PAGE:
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  • Issuer pays $5 million penalty for unregistered digital offering

    Securities

    On October 21, the SEC announced the U.S. District Court for the Southern District of New York entered a final judgment against a tech company issuer that raised approximately $100 million through an unregistered initial coin offering. As previously covered by InfoBytes, the SEC filed an action alleging the issuer failed to provide required disclosures to investors and did not register the offer or sale of its digital tokens with the SEC, as required by Section 5 of the Securities Act of 1933 (the Act). The SEC argued that the issuer marketed the digital tokens as an investment opportunity and told investors that they could earn future profits from the issuer’s efforts to create, develop, and support a digital “ecosystem.” 

    The court granted summary judgment in favor of the SEC at the end of September, concluding, among other things, that the issuer violated Section 5 of the Act when it conducted an unregistered offering of securities that did not qualify for any exemption from registration requirements. The final judgment (i) requires the issuer to pay $5 million in a civil penalty; (ii) permanently enjoins the issuer from violating Section 5 of the Act; and (iii) requires the issuer, for a period of three years, to provide notice to the SEC before engaging in any “issuance, offer, sale or transfer” of specified assets.

    Securities SEC Initial Coin Offerings Virtual Currency Enforcement Courts

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  • SEC charges participants of two allegedly fraudulent ICOs

    Securities

    On September 11, the SEC announced charges against five Atlanta-based individuals for allegedly promoting unregistered and fraudulent initial coin offerings (ICOs) owned by one of the defendants, a film producer, who promised investors he would build a digital streaming platform and a digital-asset trading platform. Two companies controlled by the film producer that conducted the ICOs were also charged. According to the SEC’s complaint, the film producer, among other things, allegedly misappropriated the funds raised in the ICOs, transferred and sold certain tokens to generate an additional $2.2 million in profits, and engaged in manipulative trading to artificially inflate the price of other tokens. The SEC charged the film producer with violating the registration, antifraud, and anti-manipulation provisions of the federal securities laws. The other defendants were charged with various securities violations, including violating registration, antifraud, and anti-touting provisions for their roles in promoting, offering, selling, or conducting the ICOs. The complaint seeks injunctive relief, disgorgement, and civil monetary penalties, as well as an officer-and-director bar against the film producer and certain prohibitions against the other defendants.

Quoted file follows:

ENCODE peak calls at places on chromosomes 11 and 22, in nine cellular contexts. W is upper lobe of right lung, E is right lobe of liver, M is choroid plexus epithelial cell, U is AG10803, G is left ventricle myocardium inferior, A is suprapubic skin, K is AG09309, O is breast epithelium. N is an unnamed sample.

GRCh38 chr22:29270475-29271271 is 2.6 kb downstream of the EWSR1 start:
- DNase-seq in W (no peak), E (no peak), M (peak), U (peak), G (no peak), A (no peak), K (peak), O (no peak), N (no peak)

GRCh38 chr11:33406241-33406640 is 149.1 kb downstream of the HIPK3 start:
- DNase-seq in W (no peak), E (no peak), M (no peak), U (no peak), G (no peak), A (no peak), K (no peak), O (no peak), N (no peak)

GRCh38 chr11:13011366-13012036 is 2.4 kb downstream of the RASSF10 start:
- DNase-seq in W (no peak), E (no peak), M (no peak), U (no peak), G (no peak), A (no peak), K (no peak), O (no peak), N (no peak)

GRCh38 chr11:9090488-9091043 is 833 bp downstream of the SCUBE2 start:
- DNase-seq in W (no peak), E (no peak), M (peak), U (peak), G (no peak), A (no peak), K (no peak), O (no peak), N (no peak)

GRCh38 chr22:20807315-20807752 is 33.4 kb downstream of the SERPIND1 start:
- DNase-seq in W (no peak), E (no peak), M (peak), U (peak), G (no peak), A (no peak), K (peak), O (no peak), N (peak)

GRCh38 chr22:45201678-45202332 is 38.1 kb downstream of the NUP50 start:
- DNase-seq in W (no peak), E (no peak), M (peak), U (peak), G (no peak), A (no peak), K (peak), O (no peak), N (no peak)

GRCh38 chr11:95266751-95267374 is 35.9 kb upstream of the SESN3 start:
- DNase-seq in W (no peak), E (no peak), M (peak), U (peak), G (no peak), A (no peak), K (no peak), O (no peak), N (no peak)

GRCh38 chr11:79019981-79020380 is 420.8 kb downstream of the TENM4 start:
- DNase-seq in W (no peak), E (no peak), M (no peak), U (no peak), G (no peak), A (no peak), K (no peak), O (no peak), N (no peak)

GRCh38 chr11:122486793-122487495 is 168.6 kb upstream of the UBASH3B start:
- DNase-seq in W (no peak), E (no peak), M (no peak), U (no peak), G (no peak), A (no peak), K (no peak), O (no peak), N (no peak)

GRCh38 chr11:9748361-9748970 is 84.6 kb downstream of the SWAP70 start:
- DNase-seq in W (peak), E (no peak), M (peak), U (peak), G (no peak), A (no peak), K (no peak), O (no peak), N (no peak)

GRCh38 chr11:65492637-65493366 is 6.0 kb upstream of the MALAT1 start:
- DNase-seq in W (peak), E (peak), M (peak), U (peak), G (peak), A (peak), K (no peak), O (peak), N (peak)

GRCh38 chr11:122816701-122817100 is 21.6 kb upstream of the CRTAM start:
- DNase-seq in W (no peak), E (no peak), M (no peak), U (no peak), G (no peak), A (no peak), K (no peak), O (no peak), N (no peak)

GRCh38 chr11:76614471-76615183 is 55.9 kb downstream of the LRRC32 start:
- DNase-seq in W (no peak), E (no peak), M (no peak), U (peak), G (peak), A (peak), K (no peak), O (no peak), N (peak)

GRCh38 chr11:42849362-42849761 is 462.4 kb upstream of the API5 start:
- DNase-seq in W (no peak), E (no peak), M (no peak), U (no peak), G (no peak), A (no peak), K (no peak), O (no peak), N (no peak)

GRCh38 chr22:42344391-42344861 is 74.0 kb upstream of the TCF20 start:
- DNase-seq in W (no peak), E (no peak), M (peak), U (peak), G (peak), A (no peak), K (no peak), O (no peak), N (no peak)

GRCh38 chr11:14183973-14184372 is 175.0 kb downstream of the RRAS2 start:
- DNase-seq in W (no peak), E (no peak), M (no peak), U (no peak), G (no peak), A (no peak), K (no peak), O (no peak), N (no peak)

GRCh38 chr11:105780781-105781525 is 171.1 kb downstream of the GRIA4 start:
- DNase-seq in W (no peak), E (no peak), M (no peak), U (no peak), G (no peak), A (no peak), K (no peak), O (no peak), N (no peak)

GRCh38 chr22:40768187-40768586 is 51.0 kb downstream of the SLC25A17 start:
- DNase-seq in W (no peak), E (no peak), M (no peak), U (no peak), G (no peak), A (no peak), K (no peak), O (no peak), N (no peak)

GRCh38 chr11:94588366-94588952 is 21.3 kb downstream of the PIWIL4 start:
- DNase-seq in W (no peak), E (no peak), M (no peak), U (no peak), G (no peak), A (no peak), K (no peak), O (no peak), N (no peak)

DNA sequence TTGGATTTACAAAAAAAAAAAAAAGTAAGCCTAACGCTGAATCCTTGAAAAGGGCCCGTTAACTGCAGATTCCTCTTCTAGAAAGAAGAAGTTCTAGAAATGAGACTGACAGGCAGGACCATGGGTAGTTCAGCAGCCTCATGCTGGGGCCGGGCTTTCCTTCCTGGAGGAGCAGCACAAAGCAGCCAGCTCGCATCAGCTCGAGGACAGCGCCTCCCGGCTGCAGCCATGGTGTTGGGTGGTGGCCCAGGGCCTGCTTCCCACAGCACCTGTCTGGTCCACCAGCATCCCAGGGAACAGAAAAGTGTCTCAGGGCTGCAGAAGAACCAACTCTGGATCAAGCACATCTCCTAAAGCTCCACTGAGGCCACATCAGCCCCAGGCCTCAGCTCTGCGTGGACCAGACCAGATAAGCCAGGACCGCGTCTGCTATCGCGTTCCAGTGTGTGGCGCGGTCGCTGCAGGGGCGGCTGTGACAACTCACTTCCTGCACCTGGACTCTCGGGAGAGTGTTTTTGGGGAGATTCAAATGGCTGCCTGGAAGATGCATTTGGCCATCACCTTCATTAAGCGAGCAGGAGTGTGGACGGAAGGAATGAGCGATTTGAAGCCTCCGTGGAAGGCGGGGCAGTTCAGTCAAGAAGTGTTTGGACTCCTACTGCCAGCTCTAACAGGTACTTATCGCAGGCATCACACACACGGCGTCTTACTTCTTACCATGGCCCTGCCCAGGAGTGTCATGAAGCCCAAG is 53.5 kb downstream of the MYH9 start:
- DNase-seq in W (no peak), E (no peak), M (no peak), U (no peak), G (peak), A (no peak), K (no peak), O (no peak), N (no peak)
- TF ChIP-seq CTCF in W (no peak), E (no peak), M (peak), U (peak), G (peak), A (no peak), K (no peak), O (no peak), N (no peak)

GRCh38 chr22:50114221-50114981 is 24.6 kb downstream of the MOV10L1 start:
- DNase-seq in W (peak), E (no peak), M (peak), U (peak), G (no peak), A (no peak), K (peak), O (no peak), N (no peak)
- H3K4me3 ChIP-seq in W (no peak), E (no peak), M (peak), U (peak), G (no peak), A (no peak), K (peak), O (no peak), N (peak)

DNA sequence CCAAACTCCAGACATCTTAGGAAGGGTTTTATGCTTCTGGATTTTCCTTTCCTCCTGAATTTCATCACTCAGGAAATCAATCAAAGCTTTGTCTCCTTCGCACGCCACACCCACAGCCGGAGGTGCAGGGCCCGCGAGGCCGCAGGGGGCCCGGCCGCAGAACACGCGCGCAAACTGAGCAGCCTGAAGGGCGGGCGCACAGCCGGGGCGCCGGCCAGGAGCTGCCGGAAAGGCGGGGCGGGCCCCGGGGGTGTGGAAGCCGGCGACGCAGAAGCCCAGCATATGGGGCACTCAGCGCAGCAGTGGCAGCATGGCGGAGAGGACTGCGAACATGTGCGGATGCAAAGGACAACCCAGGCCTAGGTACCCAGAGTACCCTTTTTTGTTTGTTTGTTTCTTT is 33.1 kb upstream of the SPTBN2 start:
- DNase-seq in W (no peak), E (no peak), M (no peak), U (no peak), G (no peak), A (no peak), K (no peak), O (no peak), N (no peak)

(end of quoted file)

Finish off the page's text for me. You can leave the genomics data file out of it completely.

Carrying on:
The SEC’s press release noted that it had entered into proposed settlements subject to court approval with several of the defendants except for the film producer, which would require three of the defendants to each pay a $25,000 penalty and subject them to “conduct-based injunctions prohibiting them from participating in the issuance, purchase, offer, or sale of any digital asset security for a period of five years.” An order reached with another defendant—who neither admitted nor denied the findings—imposes a $75,000 civil monetary penalty and bans the defendant from participating in the offering or sale of digital-asset securities for at least five years.

    Securities SEC Enforcement Initial Coin Offerings

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  • SEC issues $18.5 million civil penalty for unregistered digital token offering

    Securities

    On June 26, the SEC announced a settlement with two offshore entities, resolving allegations that the entities violated federal securities laws by raising more than $1.7 billion in unregistered digital token offerings. As previously covered by InfoBytes, in October 2019, the SEC obtained a temporary restraining order, halting the offerings. According to the SEC, the entities violated Sections 5(a) and 5(c) of the Securities Act by failing to register its offers and sales of securities with the SEC. Prior to the restraining order, the entities had sold approximately 2.9 million digital tokens worldwide, including more than 1 billion tokens to 39 U.S. purchasers. The settlement requires the entities to return more than $1.2 billion to investors in “ill-gotten gains” from the token offerings. Additionally, the parent company is required to pay an $18.5 million civil penalty and give proactive notice to the SEC before participating in any digital asset issuances for the next three years. The entities entered into the settlement without admitting or denying the allegations in the SEC’s complaint.